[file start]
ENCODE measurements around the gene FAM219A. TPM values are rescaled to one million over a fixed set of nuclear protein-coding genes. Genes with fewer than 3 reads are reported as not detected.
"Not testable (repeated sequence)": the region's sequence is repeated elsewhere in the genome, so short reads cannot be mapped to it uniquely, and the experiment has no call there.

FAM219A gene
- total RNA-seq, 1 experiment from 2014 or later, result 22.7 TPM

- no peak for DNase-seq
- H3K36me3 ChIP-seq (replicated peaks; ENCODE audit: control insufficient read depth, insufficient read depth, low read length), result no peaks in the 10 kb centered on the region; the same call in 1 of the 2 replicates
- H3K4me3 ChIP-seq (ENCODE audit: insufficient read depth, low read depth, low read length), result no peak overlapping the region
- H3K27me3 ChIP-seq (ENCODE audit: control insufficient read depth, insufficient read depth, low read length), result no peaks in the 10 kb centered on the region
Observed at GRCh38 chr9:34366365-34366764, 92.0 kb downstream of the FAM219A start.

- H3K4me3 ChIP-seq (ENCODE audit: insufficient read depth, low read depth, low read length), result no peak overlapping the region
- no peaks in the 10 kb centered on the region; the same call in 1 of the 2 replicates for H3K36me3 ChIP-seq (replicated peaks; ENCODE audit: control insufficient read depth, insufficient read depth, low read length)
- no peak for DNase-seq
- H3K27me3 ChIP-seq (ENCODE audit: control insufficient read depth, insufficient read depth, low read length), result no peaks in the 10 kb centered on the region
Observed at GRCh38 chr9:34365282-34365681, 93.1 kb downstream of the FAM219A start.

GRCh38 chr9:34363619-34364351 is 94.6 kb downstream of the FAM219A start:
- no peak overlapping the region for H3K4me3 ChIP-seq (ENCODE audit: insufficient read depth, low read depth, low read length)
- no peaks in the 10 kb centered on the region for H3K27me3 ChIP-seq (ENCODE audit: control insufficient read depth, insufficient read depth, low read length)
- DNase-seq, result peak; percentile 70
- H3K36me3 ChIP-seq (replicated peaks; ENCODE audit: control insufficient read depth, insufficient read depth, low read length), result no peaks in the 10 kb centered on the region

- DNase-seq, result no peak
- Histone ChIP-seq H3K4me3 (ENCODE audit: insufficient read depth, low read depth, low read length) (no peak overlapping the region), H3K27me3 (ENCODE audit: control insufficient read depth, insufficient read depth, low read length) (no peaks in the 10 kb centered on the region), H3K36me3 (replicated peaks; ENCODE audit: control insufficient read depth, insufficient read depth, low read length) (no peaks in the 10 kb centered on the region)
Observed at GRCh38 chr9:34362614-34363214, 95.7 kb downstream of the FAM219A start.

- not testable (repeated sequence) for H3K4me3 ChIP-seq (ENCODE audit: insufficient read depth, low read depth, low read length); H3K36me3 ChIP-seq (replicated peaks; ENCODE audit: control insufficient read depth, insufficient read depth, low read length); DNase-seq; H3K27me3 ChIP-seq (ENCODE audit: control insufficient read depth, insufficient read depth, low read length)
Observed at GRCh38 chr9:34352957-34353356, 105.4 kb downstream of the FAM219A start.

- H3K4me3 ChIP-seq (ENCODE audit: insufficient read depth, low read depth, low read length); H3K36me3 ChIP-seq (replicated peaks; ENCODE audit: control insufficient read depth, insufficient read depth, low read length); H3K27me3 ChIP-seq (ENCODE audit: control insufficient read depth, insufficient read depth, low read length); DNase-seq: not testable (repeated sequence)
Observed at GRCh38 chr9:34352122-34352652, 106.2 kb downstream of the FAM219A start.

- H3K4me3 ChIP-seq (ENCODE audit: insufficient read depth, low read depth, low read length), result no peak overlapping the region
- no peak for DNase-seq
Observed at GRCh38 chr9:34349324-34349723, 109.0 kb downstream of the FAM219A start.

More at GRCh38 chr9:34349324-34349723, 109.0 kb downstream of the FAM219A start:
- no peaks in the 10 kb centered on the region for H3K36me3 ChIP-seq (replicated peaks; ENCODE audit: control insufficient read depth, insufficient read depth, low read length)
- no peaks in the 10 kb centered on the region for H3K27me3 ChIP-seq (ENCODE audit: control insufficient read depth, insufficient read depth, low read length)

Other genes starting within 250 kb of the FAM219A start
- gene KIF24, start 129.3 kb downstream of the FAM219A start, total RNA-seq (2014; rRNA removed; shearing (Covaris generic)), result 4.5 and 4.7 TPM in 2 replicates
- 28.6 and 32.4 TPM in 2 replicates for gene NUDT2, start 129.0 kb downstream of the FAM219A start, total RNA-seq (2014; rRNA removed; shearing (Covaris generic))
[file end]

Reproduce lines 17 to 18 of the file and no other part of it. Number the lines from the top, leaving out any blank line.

- no peaks in the 10 kb centered on the region for H3K27me3 ChIP-seq (ENCODE audit: control insufficient read depth, insufficient read depth, low read length)
- DNase-seq, result peak; percentile 70